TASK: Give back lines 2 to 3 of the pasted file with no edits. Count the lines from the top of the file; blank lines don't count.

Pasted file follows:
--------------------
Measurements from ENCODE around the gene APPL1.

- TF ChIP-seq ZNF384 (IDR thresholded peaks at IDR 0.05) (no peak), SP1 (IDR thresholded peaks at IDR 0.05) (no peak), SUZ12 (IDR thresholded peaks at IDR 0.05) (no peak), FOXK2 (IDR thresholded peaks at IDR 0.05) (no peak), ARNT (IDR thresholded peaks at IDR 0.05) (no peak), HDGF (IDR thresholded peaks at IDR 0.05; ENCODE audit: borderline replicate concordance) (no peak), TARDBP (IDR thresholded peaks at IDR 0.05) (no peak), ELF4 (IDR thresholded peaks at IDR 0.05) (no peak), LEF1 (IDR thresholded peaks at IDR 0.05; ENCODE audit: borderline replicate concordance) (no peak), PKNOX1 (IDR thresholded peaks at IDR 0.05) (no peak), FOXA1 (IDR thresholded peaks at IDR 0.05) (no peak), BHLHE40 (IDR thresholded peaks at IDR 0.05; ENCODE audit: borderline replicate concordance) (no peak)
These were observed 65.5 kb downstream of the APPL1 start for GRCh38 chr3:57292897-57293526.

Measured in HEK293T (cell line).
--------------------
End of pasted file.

- TF ChIP-seq ZNF384 (IDR thresholded peaks at IDR 0.05) (no peak), SP1 (IDR thresholded peaks at IDR 0.05) (no peak), SUZ12 (IDR thresholded peaks at IDR 0.05) (no peak), FOXK2 (IDR thresholded peaks at IDR 0.05) (no peak), ARNT (IDR thresholded peaks at IDR 0.05) (no peak), HDGF (IDR thresholded peaks at IDR 0.05; ENCODE audit: borderline replicate concordance) (no peak), TARDBP (IDR thresholded peaks at IDR 0.05) (no peak), ELF4 (IDR thresholded peaks at IDR 0.05) (no peak), LEF1 (IDR thresholded peaks at IDR 0.05; ENCODE audit: borderline replicate concordance) (no peak), PKNOX1 (IDR thresholded peaks at IDR 0.05) (no peak), FOXA1 (IDR thresholded peaks at IDR 0.05) (no peak), BHLHE40 (IDR thresholded peaks at IDR 0.05; ENCODE audit: borderline replicate concordance) (no peak)
These were observed 65.5 kb downstream of the APPL1 start for GRCh38 chr3:57292897-57293526.